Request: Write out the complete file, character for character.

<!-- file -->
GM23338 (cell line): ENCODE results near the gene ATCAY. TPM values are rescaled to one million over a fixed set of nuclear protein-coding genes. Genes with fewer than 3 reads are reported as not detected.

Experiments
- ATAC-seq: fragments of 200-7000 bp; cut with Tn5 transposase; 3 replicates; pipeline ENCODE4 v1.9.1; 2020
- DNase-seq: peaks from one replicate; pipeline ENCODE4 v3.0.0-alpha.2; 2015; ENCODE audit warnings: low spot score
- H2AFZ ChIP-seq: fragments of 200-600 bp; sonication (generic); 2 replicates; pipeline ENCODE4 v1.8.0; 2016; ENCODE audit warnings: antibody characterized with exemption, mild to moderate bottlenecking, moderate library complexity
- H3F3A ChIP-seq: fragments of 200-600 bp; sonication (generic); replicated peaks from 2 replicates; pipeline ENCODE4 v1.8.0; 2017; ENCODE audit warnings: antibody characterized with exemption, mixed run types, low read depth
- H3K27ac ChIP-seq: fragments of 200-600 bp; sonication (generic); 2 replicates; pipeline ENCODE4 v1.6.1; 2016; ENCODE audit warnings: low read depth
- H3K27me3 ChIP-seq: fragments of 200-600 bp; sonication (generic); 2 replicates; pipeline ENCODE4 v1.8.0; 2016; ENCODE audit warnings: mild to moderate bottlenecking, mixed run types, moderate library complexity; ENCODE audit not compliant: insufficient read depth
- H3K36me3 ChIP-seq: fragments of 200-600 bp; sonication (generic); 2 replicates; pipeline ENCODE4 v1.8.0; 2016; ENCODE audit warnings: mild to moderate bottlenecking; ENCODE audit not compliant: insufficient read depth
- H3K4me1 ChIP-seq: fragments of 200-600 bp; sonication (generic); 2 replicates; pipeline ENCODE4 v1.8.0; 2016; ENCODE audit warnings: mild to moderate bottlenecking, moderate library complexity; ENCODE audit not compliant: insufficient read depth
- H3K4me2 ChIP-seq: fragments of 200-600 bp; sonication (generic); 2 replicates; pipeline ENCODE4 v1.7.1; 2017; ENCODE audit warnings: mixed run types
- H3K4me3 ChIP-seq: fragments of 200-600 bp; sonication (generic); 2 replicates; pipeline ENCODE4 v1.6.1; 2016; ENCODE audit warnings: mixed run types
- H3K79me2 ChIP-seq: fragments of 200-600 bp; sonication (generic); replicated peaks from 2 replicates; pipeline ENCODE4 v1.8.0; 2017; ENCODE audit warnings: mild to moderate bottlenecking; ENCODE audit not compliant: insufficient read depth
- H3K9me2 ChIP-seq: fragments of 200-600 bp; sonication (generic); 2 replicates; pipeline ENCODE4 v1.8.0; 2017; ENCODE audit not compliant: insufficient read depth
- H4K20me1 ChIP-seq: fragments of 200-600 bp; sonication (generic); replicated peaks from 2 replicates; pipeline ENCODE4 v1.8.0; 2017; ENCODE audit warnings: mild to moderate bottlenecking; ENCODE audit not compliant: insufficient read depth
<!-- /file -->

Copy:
GM23338 (cell line): ENCODE results near the gene ATCAY. TPM values are rescaled to one million over a fixed set of nuclear protein-coding genes. Genes with fewer than 3 reads are reported as not detected.

Experiments
- ATAC-seq: fragments of 200-7000 bp; cut with Tn5 transposase; 3 replicates; pipeline ENCODE4 v1.9.1; 2020
- DNase-seq: peaks from one replicate; pipeline ENCODE4 v3.0.0-alpha.2; 2015; ENCODE audit warnings: low spot score
- H2AFZ ChIP-seq: fragments of 200-600 bp; sonication (generic); 2 replicates; pipeline ENCODE4 v1.8.0; 2016; ENCODE audit warnings: antibody characterized with exemption, mild to moderate bottlenecking, moderate library complexity
- H3F3A ChIP-seq: fragments of 200-600 bp; sonication (generic); replicated peaks from 2 replicates; pipeline ENCODE4 v1.8.0; 2017; ENCODE audit warnings: antibody characterized with exemption, mixed run types, low read depth
- H3K27ac ChIP-seq: fragments of 200-600 bp; sonication (generic); 2 replicates; pipeline ENCODE4 v1.6.1; 2016; ENCODE audit warnings: low read depth
- H3K27me3 ChIP-seq: fragments of 200-600 bp; sonication (generic); 2 replicates; pipeline ENCODE4 v1.8.0; 2016; ENCODE audit warnings: mild to moderate bottlenecking, mixed run types, moderate library complexity; ENCODE audit not compliant: insufficient read depth
- H3K36me3 ChIP-seq: fragments of 200-600 bp; sonication (generic); 2 replicates; pipeline ENCODE4 v1.8.0; 2016; ENCODE audit warnings: mild to moderate bottlenecking; ENCODE audit not compliant: insufficient read depth
- H3K4me1 ChIP-seq: fragments of 200-600 bp; sonication (generic); 2 replicates; pipeline ENCODE4 v1.8.0; 2016; ENCODE audit warnings: mild to moderate bottlenecking, moderate library complexity; ENCODE audit not compliant: insufficient read depth
- H3K4me2 ChIP-seq: fragments of 200-600 bp; sonication (generic); 2 replicates; pipeline ENCODE4 v1.7.1; 2017; ENCODE audit warnings: mixed run types
- H3K4me3 ChIP-seq: fragments of 200-600 bp; sonication (generic); 2 replicates; pipeline ENCODE4 v1.6.1; 2016; ENCODE audit warnings: mixed run types
- H3K79me2 ChIP-seq: fragments of 200-600 bp; sonication (generic); replicated peaks from 2 replicates; pipeline ENCODE4 v1.8.0; 2017; ENCODE audit warnings: mild to moderate bottlenecking; ENCODE audit not compliant: insufficient read depth
- H3K9me2 ChIP-seq: fragments of 200-600 bp; sonication (generic); 2 replicates; pipeline ENCODE4 v1.8.0; 2017; ENCODE audit not compliant: insufficient read depth
- H4K20me1 ChIP-seq: fragments of 200-600 bp; sonication (generic); replicated peaks from 2 replicates; pipeline ENCODE4 v1.8.0; 2017; ENCODE audit warnings: mild to moderate bottlenecking; ENCODE audit not compliant: insufficient read depth